China’s southern province of Hainan is the country’s largest island. But the people who live here are amongst the poorest in China.

With bachelors in the majority, the province has the country’s most disproportionate gender ratio.

Fifty-seven (57) year old Zuo Yahe shares the same roof with four other nephews in Lingshui, twenty (20) kilometers from Sanya.

They’re what locals would refer to as a “bare branch” — single and unmarried.

In a culture that puts huge emphasis on wealth, poor unmarried men are often seen as an embarrassment to their family and community.

Zuo for example, had once dated a girl when he was a teenager.

Zuo Yahe, 57-year-old Uncle: “I didn’t have a good enough family background, so I didn’t continue to pursue her. Someone else courted her.

We were too poor — I didn’t dare bring her home.”

As time passed, he lost all motivation to find a soul mate.

Zuo Yahe, 57-year-old Uncle: “Many of the women have moved out of the village to get married elsewhere. Not many are left here.”

Without a wife to take on household chores, they buy their own lunch from the streets, take turns to wash their clothing and cook their own dinner.

China’s One Child Policy that came into force in 1979, played a large part in bringing down the number of female offspring. For families who had to choose just the one, daughters were not an option, given the general preference for male offspring.

Chinese government figures suggest that there are nearly twelve (12) million bachelors between the ages of thirty (30) and thirty-nine (39), compared to about six million bachelorettes of that age group.

In other words, in that cohort, at least six million men are expected to die alone.

Experts are already warning that there will be thirty percent (30%) more men than women by 2055.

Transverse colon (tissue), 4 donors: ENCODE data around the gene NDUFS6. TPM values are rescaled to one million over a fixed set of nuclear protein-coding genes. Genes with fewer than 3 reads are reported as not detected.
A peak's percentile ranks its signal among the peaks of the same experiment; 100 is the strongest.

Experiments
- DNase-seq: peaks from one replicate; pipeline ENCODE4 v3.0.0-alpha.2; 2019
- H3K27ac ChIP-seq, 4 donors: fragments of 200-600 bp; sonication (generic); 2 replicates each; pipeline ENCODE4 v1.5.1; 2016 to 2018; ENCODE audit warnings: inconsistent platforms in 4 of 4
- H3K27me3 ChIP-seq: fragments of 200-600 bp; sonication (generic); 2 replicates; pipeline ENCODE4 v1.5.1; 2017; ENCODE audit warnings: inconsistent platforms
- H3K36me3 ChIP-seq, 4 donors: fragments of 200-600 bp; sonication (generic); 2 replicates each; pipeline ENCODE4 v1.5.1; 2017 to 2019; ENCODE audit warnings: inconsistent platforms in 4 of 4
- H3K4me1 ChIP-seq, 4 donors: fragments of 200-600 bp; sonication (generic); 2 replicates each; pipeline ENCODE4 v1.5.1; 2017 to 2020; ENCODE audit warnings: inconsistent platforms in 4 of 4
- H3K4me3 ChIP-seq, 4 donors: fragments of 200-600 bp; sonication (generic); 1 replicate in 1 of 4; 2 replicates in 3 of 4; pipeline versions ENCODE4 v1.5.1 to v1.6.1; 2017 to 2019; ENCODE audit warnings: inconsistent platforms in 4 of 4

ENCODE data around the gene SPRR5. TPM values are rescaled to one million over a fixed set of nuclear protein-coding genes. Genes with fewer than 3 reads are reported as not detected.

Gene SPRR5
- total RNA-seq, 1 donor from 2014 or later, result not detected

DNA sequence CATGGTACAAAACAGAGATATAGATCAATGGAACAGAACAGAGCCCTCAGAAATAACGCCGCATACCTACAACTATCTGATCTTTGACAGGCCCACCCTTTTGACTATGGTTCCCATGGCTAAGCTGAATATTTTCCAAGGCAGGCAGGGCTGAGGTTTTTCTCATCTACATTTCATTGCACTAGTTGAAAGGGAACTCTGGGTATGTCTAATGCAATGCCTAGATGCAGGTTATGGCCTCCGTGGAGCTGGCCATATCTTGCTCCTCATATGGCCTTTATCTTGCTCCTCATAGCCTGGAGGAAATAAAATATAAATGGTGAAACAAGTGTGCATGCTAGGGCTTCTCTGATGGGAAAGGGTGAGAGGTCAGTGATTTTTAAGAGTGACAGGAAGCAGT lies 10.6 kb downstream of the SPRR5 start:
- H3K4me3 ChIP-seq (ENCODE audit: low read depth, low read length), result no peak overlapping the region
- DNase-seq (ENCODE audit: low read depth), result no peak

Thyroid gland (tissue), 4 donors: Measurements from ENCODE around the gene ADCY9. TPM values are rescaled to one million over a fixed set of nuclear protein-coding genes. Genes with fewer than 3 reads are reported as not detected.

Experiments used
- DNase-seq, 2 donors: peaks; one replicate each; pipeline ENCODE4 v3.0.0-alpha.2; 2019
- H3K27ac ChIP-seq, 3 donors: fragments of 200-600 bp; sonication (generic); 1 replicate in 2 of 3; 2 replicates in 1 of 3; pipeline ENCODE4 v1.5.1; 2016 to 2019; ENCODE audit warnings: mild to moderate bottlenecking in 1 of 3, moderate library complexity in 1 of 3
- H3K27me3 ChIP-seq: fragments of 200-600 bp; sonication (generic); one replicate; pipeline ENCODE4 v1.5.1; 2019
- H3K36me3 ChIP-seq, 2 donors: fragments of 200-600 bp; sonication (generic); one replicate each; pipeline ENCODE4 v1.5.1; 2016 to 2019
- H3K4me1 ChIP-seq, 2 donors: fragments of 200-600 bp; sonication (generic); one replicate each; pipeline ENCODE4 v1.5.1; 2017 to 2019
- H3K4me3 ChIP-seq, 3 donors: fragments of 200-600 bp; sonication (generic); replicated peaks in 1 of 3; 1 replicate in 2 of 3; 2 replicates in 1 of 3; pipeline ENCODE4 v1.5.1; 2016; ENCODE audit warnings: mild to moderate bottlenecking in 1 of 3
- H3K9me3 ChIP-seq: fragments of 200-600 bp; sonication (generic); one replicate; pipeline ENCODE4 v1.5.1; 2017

What does this mean for China’s rapidly aging society?


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1. There is a significant “shortage” of women in China. True or false? Is the gender imbalance evenly distributed throughout the country?

2. Do villagers usually marry at an early or late age? Are they conservative, moderate, liberal or radical in their views of marriage?

3. Only sons are concerned; parents don’t care because it’s not their problem. Is this right or wrong?

4. Is there matchmaking in China? Are there matchmakers? Can the matchmaker help the man’s father? Why is the son in a bind?

5. Who has the advantage, men or women? Why do women have the advantage? What are their criteria or requirements for a husband?

6. Does education factor in a relationship? Is education a factor?

7. What does the term “bare branch” mean? Is this good or bad? Describe their lives. What are their lives like?

8. Is the gender imbalance natural? What contributed to the gender imbalance?


A. There is no gender imbalance in my community. Yes or no? Was there an imbalance in the past? Have there been historical imbalances?

B. What kind of men do women desire? What sort of women do men want to marry?

C. What are relationships like, e.g. cohabiting, marriage, divorce, single-households, single parents, etc.?

D. Has this been changing over the years?

E. Are there many immigrants, migrants or expats in your country? Are they mostly men, women or both?

F. What will it be like in the future?